Skiing: Forest Service taking input on proposed Snowmass Ski Area improvements

Glading, lift upgrades eyed in draft environmental study


Snowmass to upgrade the High Alpine lift, add new snowmaking and expand gladed terrain.

Staff Report

FRISCO — The U.S. Forest Service is looking for public input on a slate of proposed improvements at Snowmass Ski Area, including replacement/realignment of the High Alpine Chairlift, additional snowmaking coverage, and trail and glade projects. Continue reading

Forest Service seeks comment on plan to build new road to a private inholding on Peak 6 at Breckenridge Ski Area

Access law obligates Forest Service to consider road access


Will this be the ultimate ski-in, ski-out cabin at Breckenridge?

Staff Report

FRISCO — The owners of a 10-acre private parcel surrounded by national forest lands on Peak 6 at Breckenridge Ski Area may soon have the ultimate ski-in, ski-out cabin.

The U.S. Forest Service this week started taking public comment on a plan to provide access to the private inholding, located near the top of the Zendo Chair and base of the Kensho chair. Continue reading

A-Basin: A family ode to opening day

The 2014-2015 Colorado ski season starts Friday, Oct. 17 at Arapahoe Basin

Dylan Berwyn charges down West Montezuma Bowl, January 2012.

Dylan Berwyn charges down West Montezuma Bowl, January 2012. bberwyn photo


Snaky, hissing lines under Pali Chair.

By Bob Berwyn

My history with A-Basin goes way back to the early 1980s.  I remember a memorable July 4 snow storm during that era, and lots of other assorted mayhem.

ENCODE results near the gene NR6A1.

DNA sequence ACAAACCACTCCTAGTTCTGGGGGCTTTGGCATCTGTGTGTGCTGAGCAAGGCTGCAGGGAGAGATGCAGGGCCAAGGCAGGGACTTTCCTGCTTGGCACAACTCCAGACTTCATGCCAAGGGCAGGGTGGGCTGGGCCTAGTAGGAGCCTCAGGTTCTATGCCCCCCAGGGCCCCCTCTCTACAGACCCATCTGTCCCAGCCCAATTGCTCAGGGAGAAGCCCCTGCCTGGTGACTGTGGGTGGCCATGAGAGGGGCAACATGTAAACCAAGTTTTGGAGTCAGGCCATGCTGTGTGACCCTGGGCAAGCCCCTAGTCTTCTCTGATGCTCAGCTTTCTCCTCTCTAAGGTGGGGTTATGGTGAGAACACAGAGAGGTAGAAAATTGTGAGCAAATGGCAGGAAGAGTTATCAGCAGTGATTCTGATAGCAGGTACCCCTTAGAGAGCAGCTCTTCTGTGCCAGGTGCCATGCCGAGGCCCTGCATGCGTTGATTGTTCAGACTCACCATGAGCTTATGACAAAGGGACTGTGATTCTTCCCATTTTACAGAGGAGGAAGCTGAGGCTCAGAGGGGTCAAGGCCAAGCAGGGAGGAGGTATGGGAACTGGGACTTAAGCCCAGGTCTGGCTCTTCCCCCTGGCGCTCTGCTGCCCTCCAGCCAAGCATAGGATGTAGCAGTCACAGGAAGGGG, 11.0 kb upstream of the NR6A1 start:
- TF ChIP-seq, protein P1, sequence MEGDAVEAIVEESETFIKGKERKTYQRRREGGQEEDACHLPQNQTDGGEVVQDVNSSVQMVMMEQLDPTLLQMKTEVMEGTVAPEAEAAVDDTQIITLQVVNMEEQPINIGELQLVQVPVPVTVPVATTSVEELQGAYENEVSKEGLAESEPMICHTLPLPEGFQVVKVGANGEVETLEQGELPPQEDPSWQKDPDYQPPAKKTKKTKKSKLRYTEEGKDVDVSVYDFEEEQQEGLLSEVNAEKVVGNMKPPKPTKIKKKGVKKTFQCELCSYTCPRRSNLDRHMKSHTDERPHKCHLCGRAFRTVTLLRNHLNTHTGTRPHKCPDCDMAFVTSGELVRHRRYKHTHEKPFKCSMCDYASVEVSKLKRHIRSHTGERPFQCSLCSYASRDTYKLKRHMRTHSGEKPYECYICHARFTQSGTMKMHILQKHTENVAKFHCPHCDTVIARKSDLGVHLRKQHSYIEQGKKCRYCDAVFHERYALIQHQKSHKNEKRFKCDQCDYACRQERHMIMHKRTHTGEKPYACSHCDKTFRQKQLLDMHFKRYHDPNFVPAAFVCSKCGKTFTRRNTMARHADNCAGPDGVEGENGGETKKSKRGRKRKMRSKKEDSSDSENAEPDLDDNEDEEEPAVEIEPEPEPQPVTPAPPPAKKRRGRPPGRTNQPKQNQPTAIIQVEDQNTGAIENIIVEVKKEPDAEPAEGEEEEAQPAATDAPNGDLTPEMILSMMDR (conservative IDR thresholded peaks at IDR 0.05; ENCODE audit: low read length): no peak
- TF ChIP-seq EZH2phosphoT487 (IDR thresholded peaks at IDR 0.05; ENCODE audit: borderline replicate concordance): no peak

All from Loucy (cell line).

OK, mayhem may be stretching it a bit, but there was the time when I was hurrying to get to the slopes and accidentally slammed my friend’s thumb in the sliding side-panel door of that old lime-green ’75 Ford Econoline.

The mishap required a quick trip down to the Snake River emergency clinic at Keystone, but we were back on the mountain by lunchtime. And despite a new hand and forearm splint, to which we promptly taped a ski pole, at the end of the day, my friend led me on my first ride through Montezuma Bowl.

Twenty years later, I was teaching my toddler to ski at A-Basin. Sure, we’d go to Keystone with Opa now and then, or trek over to Breck on a fine spring day, but we lived in Summit Cove at the time and A-Basin was always our home mountain — the “Hausberg,” as the alpine villagers of Europe call it.

It’s where you take turns sharing childcare duties with your friends, watching their kids they make a few laps, and vice-versa. The place where several generations of family have skied. Maybe you’ve even scattered the ashes of a loved one from the summit. It’s where you feel the global mountain vibe that ties all high country dwellers together regardless of national borders.

It’s where you ski with Opa and Omi.


A local middle-schooler airs it out in the Fourth Alley.

Over the years, you get to know every crinkle of terrain. Just by watching the direction of the snow plume blowing off Pali or PHQ, you know exactly where the best blown-in powder will be, and you recognize individual trees and their sprawling branches as snow-depth indicators.

Exploring leisurely through the steep, shady spruce glades or charging down an avalanche gully on the East Wall, you build an intimate relationship with nature, which breeds respect and leads, hopefully, to a stewardship ethic.

Another decade down the road (I’m almost afraid to count up the total number of years) and my teenager mostly skis with his peers. But tomorrow, on opening day at A-Basin, we’ll head up together to celebrate the start of another ski season. It couldn’t happen in a better place!